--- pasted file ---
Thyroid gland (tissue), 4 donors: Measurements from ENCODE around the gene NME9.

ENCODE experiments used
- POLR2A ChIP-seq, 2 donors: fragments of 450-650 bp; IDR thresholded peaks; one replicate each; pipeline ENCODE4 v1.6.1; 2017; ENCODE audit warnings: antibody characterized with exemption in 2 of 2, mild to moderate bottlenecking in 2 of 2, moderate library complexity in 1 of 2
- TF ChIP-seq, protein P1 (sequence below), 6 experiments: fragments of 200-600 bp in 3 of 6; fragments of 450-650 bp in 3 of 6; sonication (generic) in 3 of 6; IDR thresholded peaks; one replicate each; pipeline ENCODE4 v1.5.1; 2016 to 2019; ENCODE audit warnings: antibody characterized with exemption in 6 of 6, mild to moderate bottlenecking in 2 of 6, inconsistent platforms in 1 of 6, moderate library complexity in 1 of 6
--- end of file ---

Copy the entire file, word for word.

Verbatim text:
Thyroid gland (tissue), 4 donors: Measurements from ENCODE around the gene NME9.

ENCODE experiments used
- POLR2A ChIP-seq, 2 donors: fragments of 450-650 bp; IDR thresholded peaks; one replicate each; pipeline ENCODE4 v1.6.1; 2017; ENCODE audit warnings: antibody characterized with exemption in 2 of 2, mild to moderate bottlenecking in 2 of 2, moderate library complexity in 1 of 2
- TF ChIP-seq, protein P1 (sequence below), 6 experiments: fragments of 200-600 bp in 3 of 6; fragments of 450-650 bp in 3 of 6; sonication (generic) in 3 of 6; IDR thresholded peaks; one replicate each; pipeline ENCODE4 v1.5.1; 2016 to 2019; ENCODE audit warnings: antibody characterized with exemption in 6 of 6, mild to moderate bottlenecking in 2 of 6, inconsistent platforms in 1 of 6, moderate library complexity in 1 of 6